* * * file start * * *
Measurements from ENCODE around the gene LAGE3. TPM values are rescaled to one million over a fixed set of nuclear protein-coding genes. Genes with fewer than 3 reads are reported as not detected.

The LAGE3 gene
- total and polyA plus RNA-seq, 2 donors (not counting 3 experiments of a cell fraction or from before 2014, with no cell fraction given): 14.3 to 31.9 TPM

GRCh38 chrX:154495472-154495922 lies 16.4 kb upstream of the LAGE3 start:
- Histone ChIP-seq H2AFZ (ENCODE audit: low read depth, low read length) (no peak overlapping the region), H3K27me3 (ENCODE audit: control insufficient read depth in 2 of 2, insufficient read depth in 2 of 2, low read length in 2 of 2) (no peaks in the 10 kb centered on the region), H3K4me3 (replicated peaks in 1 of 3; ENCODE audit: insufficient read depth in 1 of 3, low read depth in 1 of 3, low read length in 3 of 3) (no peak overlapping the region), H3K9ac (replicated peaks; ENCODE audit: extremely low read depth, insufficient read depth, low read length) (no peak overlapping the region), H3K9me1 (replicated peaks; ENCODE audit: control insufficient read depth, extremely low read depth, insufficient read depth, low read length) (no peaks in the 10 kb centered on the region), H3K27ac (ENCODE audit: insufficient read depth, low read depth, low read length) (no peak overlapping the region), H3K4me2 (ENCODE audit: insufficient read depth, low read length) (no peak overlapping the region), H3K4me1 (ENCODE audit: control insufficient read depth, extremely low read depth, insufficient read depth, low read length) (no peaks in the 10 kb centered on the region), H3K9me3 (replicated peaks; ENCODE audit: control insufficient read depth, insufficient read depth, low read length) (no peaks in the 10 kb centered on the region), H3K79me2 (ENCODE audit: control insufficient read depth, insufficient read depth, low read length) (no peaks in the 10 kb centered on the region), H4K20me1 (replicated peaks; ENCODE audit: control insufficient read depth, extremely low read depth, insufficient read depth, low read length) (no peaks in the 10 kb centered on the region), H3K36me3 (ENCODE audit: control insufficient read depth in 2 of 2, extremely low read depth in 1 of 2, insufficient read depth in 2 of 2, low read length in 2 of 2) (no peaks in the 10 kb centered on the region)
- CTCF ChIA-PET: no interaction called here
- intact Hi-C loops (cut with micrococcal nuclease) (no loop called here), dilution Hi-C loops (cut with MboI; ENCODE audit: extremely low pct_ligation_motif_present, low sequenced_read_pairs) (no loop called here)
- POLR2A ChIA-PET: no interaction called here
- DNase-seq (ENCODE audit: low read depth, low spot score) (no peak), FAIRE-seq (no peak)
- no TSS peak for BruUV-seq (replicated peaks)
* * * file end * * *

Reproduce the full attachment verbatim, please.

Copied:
Measurements from ENCODE around the gene LAGE3. TPM values are rescaled to one million over a fixed set of nuclear protein-coding genes. Genes with fewer than 3 reads are reported as not detected.

The LAGE3 gene
- total and polyA plus RNA-seq, 2 donors (not counting 3 experiments of a cell fraction or from before 2014, with no cell fraction given): 14.3 to 31.9 TPM

GRCh38 chrX:154495472-154495922 lies 16.4 kb upstream of the LAGE3 start:
- Histone ChIP-seq H2AFZ (ENCODE audit: low read depth, low read length) (no peak overlapping the region), H3K27me3 (ENCODE audit: control insufficient read depth in 2 of 2, insufficient read depth in 2 of 2, low read length in 2 of 2) (no peaks in the 10 kb centered on the region), H3K4me3 (replicated peaks in 1 of 3; ENCODE audit: insufficient read depth in 1 of 3, low read depth in 1 of 3, low read length in 3 of 3) (no peak overlapping the region), H3K9ac (replicated peaks; ENCODE audit: extremely low read depth, insufficient read depth, low read length) (no peak overlapping the region), H3K9me1 (replicated peaks; ENCODE audit: control insufficient read depth, extremely low read depth, insufficient read depth, low read length) (no peaks in the 10 kb centered on the region), H3K27ac (ENCODE audit: insufficient read depth, low read depth, low read length) (no peak overlapping the region), H3K4me2 (ENCODE audit: insufficient read depth, low read length) (no peak overlapping the region), H3K4me1 (ENCODE audit: control insufficient read depth, extremely low read depth, insufficient read depth, low read length) (no peaks in the 10 kb centered on the region), H3K9me3 (replicated peaks; ENCODE audit: control insufficient read depth, insufficient read depth, low read length) (no peaks in the 10 kb centered on the region), H3K79me2 (ENCODE audit: control insufficient read depth, insufficient read depth, low read length) (no peaks in the 10 kb centered on the region), H4K20me1 (replicated peaks; ENCODE audit: control insufficient read depth, extremely low read depth, insufficient read depth, low read length) (no peaks in the 10 kb centered on the region), H3K36me3 (ENCODE audit: control insufficient read depth in 2 of 2, extremely low read depth in 1 of 2, insufficient read depth in 2 of 2, low read length in 2 of 2) (no peaks in the 10 kb centered on the region)
- CTCF ChIA-PET: no interaction called here
- intact Hi-C loops (cut with micrococcal nuclease) (no loop called here), dilution Hi-C loops (cut with MboI; ENCODE audit: extremely low pct_ligation_motif_present, low sequenced_read_pairs) (no loop called here)
- POLR2A ChIA-PET: no interaction called here
- DNase-seq (ENCODE audit: low read depth, low spot score) (no peak), FAIRE-seq (no peak)
- no TSS peak for BruUV-seq (replicated peaks)